The following resources give you ideas on how to get the most out of your time and energy while enrolled in JIBC courses or programs. Visit the Library for more help.
The best place to start your research is at the JIBC Library. The Library’s collection includes books, DVDs, journals, and audio-CDs. In addition, the Library provides access to eResources such as eJournals, eBooks, article databases, streaming media, case law, legislation, codes, and standards.
Library services and resources are available to students at all JIBC campuses and also to online learners. A free mailing service is provided to students registered in JIBC programs.
The Library catalogue and other online resources may be searched while on or off campus. The licensed eResources require a Username/Password for off-campus access. Contact the Library for the Username/Password.
Librarians are available to help you find information for your assignments and to give tips on how to cite your sources.
The JIBC Library participates in AskAway, an online chat reference service that allows students to contact a BC post-secondary librarian during regular hours, in addition to evenings and weekends.
Computers & Internet
The 20-plus computers available for student use in the Library all have Microsoft Office and Internet access. Laptops and iPads are available for short-term loan to New Westminster Campus students registered in JIBC Certificate/Diploma/Degree Programs, actively taking courses. Group study rooms in the Library are equipped with a computer, a 40-inch monitor, a DVD player, and, connections for laptops. Printer, photocopier, and fax services are available for a nominal fee.
- Visit the Virtual Learning Commons for Writing and Study Help.
- Try the Assignment Calculator to help you complete your essays on time!
- Define your topic and write a research question.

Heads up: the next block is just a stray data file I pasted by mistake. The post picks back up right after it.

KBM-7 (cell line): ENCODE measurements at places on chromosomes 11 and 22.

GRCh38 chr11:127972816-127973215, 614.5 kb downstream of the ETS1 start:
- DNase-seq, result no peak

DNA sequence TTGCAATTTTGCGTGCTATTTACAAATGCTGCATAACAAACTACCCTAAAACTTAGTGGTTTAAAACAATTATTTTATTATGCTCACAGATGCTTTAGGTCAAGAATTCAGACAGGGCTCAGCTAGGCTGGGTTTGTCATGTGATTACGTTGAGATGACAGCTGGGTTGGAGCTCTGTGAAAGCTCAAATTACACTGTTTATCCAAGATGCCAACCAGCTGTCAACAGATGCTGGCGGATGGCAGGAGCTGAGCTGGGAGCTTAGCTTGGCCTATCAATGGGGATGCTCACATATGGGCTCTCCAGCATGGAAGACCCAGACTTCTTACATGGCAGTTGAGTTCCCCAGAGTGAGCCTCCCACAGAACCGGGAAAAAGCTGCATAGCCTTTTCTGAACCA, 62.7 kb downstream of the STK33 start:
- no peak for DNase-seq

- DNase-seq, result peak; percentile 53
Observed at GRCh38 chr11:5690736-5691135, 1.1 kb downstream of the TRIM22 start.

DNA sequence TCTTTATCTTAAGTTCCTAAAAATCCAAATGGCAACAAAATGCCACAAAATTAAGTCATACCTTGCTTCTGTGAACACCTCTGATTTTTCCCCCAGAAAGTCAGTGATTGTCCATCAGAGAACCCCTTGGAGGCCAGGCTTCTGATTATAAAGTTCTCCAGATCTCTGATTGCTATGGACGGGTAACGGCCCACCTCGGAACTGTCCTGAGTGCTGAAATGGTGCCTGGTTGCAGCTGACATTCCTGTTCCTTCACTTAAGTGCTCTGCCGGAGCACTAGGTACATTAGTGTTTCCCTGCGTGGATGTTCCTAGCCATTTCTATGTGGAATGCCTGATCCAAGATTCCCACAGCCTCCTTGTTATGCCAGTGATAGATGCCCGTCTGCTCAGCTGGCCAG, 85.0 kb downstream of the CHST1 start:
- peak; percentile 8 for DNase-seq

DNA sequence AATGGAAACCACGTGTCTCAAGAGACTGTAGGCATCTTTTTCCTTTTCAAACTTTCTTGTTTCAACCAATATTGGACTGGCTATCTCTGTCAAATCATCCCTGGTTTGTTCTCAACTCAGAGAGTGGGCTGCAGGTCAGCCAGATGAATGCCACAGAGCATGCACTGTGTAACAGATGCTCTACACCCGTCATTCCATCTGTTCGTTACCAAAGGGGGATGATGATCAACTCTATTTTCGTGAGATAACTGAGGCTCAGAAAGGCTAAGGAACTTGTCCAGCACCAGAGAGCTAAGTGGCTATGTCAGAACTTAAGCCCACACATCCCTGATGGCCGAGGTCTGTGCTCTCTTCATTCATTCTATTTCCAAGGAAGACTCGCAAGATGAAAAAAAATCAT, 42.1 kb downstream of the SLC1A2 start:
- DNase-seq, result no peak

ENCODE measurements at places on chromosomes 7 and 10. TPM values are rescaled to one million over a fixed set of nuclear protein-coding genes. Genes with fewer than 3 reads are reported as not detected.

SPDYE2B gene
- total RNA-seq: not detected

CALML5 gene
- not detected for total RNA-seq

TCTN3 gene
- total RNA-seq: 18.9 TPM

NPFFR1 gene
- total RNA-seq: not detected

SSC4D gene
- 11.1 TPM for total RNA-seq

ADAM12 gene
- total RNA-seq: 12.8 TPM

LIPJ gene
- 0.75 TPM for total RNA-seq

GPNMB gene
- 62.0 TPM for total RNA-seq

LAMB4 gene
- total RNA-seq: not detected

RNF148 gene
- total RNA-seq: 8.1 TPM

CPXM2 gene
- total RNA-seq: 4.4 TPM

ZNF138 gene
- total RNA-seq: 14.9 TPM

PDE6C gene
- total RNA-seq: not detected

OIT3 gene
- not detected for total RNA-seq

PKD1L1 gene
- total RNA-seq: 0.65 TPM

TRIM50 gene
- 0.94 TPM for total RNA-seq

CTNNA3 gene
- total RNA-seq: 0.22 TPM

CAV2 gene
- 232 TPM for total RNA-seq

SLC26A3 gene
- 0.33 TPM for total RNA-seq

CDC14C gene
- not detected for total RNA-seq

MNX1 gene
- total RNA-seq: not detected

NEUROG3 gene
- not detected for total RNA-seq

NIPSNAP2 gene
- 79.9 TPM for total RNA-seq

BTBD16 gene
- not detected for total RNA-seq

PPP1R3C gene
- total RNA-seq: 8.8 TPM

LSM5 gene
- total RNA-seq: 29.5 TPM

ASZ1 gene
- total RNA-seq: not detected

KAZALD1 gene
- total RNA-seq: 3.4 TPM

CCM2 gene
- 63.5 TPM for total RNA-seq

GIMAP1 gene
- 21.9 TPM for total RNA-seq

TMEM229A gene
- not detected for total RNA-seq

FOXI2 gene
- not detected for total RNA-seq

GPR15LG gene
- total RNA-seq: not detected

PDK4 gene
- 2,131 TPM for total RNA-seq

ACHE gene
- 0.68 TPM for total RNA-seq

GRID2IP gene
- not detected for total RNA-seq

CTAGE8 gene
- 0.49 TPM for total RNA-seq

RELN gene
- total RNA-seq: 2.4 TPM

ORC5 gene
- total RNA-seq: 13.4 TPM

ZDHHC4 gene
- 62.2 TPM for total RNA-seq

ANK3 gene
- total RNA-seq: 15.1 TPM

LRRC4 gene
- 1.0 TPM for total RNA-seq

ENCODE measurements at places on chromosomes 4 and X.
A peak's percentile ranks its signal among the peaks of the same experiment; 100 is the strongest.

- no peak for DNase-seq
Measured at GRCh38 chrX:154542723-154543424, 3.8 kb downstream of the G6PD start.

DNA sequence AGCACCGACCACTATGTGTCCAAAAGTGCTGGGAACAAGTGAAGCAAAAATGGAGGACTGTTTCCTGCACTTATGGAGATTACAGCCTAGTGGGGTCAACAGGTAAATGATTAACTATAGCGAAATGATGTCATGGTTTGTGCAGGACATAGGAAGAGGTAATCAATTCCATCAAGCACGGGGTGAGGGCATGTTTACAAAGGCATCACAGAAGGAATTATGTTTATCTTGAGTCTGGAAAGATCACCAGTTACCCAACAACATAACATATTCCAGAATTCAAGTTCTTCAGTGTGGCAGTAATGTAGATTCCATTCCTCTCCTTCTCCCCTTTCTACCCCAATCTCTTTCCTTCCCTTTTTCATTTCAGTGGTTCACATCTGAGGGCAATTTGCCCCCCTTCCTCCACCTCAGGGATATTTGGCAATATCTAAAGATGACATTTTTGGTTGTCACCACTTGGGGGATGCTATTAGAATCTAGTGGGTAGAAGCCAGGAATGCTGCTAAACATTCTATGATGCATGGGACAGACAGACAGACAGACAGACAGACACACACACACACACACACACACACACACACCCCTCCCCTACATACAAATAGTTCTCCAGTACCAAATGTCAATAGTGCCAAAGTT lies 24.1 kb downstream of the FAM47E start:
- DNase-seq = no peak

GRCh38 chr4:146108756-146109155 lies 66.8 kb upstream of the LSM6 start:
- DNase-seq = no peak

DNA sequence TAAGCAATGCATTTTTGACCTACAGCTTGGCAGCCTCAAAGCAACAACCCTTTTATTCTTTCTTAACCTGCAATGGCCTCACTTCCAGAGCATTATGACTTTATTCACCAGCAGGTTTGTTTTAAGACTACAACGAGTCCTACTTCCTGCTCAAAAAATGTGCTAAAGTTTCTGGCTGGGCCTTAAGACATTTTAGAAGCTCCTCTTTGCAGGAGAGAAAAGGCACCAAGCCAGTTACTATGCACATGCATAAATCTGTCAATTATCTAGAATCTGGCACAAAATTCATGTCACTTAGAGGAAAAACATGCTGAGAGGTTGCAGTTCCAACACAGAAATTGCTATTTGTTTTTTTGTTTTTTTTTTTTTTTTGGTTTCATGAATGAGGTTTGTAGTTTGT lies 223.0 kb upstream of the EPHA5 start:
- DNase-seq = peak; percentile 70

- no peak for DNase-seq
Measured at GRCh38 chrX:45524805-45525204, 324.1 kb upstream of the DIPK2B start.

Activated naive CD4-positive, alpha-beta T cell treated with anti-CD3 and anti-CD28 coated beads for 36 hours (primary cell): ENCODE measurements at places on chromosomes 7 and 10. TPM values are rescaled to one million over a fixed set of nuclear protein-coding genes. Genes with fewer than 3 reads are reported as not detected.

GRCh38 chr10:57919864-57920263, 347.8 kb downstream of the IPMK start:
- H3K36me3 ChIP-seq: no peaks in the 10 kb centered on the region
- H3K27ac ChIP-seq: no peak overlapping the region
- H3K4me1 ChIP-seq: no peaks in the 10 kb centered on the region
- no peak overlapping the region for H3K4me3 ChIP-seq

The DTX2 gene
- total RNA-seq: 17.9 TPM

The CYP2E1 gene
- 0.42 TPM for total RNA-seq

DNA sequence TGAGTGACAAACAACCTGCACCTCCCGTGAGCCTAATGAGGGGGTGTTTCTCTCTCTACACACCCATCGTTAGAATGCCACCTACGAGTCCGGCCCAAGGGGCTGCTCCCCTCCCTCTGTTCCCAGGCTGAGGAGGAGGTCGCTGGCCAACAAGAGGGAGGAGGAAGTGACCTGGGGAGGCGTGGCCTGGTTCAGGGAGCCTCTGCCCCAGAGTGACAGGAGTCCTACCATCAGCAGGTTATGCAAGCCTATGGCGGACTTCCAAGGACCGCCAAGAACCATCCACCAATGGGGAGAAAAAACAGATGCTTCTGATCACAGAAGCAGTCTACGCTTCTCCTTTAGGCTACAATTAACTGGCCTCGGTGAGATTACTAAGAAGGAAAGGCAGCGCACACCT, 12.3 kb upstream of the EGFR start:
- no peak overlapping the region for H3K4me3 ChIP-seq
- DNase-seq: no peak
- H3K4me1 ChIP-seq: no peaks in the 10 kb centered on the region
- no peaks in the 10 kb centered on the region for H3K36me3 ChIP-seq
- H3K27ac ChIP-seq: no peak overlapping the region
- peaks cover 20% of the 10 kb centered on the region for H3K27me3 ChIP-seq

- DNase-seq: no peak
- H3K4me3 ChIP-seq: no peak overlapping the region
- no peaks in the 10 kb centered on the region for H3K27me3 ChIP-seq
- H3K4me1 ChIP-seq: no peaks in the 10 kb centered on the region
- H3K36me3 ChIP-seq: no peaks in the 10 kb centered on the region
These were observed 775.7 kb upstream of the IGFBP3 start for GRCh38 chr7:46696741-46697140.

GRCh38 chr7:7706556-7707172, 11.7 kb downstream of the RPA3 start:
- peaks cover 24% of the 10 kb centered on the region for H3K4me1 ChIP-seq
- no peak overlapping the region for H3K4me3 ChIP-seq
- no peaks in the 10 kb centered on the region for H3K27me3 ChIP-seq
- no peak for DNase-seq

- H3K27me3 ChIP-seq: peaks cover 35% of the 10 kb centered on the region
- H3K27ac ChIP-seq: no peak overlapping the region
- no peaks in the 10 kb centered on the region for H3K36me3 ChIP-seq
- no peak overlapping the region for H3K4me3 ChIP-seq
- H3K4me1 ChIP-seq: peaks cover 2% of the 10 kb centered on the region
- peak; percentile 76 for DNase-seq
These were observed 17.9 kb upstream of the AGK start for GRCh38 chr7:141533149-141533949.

- Determine what information you need based on assignment requirements.
- Search for information on your research question, keeping a research log of terms you used in your search.
- Evaluate your findings, to see if your sources are relevant, appropriate, and, authoritative.
- Cite all your sources using APA citation style.
Many students find that learning in a postsecondary institution is challenging! High school may seem like it was a long time ago. The workload is huge. The tests are more stressful. And many postsecondary students are juggling work and school. Here are some links to help you improve your work!
Askaway- online resource
Askaway allows you FREE access to a librarian (yes, a real person!) who can chat with you in real-time and help answer your research and citation-related questions. All services are confidential. Click on the link above to take you to this service.
Here are some additional links to help you with writing.
More information on Study Skills and Test Taking Strategies
Approaching a study session or a test situation requires preparation, repetition, a plan or strategy, and confidence that you will be successful. The more organized, prepared, rehearsed and confident you are, the more likely you'll do well on your tests.
Multiple Choice Tips
Test Anxiety Tips
Study Skills Tips
Effective Reading and Note-taking
Have a research paper and need help with the literature review?
Have an essay and not sure how to choose a topic?
Need someone to help you create or revise a thesis?
Meet with a peer tutor for writing support. It’s free and easy to set up.
What is the peer tutor writing program?
JIBC students who possess strong written skills and have received formal training volunteer their time to work one-on-one with other students to help them develop the ability to plan, research, write and edit various written assignments and offer guidance in the use of concise language and citations. Peer tutors are students at the JIBC who have completed at least one year of their academic program and are recommended by a faculty member. They complete the National Tutoring Association’s tutor training program and receive ongoing support through the JIBC library and Student Learning Supports.